After her husband failed to return home, Mary O’Brien contacted the Town of Southold Police and filed a missing persons report. On Jan. 1, 2015, O’Brien’s truck was found in the parking lot of the Cross Sound Ferry in Orient. According to the police report, there was no sign of foul play.

Police search for O'Brien near the Cross Sound Ferry in...

Police search for O'Brien near the Cross Sound Ferry in Orient. Credit: Randee Daddona

According to surrogate court filings, a video surveillance recording of the parking area showed that after arriving at the ferry terminal, O’Brien left his vehicle and walked off camera toward the waterfront. He was not seen returning to the pickup. The police and the U.S. Coast Guard searched the area, including the waters of Long Island Sound, and found nothing.

In December 2019, Surrogate Thomas Whalen signed a decree declaring that O’Brien was presumed deceased. 

Peter Farrell

Peter Farrell set out from Fire Island for the British...

Peter Farrell set out from Fire Island for the British Virgin Islands in October 2019. A Coast Guard search turned up nothing. Credit: U.S. Coast Guard Tri-State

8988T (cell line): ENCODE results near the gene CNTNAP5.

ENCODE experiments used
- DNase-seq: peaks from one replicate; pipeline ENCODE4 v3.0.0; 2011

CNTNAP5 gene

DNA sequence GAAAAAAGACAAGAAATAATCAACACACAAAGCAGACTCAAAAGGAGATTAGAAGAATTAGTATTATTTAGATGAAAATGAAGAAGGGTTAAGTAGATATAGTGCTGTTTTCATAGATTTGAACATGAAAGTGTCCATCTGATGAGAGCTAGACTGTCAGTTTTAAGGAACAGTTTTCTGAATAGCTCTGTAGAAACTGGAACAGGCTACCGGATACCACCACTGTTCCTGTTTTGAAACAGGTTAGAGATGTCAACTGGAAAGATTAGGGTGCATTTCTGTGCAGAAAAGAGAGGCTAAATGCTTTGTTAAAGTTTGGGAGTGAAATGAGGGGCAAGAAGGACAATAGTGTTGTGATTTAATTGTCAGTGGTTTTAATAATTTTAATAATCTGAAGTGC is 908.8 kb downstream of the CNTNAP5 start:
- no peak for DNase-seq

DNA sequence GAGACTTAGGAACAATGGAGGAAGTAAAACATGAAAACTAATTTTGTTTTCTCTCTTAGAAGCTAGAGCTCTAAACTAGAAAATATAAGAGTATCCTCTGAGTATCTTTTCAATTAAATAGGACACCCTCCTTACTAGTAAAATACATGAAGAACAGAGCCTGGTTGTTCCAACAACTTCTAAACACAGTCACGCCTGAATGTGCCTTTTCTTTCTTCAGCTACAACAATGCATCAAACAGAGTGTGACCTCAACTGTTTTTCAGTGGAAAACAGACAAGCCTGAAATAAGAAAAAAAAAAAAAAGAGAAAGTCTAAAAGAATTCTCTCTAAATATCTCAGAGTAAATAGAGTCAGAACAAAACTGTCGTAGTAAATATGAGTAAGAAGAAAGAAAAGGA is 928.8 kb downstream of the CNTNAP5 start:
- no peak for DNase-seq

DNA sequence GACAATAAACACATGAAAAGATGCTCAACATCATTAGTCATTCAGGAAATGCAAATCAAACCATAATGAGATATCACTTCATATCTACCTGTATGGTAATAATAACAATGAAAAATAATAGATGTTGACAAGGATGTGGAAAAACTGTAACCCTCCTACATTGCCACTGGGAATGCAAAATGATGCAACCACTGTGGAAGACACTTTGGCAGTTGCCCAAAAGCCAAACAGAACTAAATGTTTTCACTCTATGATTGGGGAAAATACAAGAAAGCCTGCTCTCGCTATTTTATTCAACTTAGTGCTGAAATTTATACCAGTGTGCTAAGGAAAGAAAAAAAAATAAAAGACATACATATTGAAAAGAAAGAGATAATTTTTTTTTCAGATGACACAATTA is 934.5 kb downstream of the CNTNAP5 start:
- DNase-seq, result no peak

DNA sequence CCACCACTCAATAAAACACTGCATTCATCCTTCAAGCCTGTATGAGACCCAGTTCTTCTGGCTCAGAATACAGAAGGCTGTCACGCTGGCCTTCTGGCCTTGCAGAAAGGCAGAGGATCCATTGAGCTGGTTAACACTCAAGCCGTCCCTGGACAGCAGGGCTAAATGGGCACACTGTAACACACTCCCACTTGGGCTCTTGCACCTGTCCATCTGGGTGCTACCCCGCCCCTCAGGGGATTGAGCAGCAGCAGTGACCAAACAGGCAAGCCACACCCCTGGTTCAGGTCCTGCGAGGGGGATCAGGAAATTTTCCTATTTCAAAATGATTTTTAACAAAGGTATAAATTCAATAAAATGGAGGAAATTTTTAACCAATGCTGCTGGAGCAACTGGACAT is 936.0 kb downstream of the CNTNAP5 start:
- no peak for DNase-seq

Day of disappearance: Oct. 13, 2019

There was nothing unusual about 72-year-old Peter Farrell’s planned voyage on his 29-foot sloop the Blue Dog from Fire Island to the British Virgin Islands, a trip he had done before. For company, he took along his pet Rottweiler, Sunny. Farrell left on Oct. 13 and his plan was to stop in Bermuda before going to Jost Van Dyke Island. Farrell apparently never reached his destination.

An immediate U.S. Coast Guard search encompassing more than 310,000 square miles from the air turned up nothing. Some sailing internet billboards had reported that weather in the area where Farrell planned to travel was rough for a couple of weeks. The Blue Dog was equipped with a special device in case of an emergency, but no distress signal was received. Farrell's disappearance is all the more confounding because he was an expert sailor who had pulled through harrowing experiences before, according to his sister, Adrienne Tesoro, of Babylon.

“I can say with authority he was an expert seaman,” Tesoro told Newsday in 2019. “Five or six years ago, about a hundred miles off New Jersey, his boat completely rolled over, did a 360, shredding all the sails, breaking all the mounting bolts in the engine, and he managed to hand-sew the sails back together and sail into … New Jersey.”

The pain of losing her brother remains with Tesoro, she told Newsday in a recent interview. In an attempt to keep some kind of connection with him, Tesoro said she still sends text messages to his phone every day. Early messages asked, “When can you call?” while the newer messages simply state, “I still miss you very much.”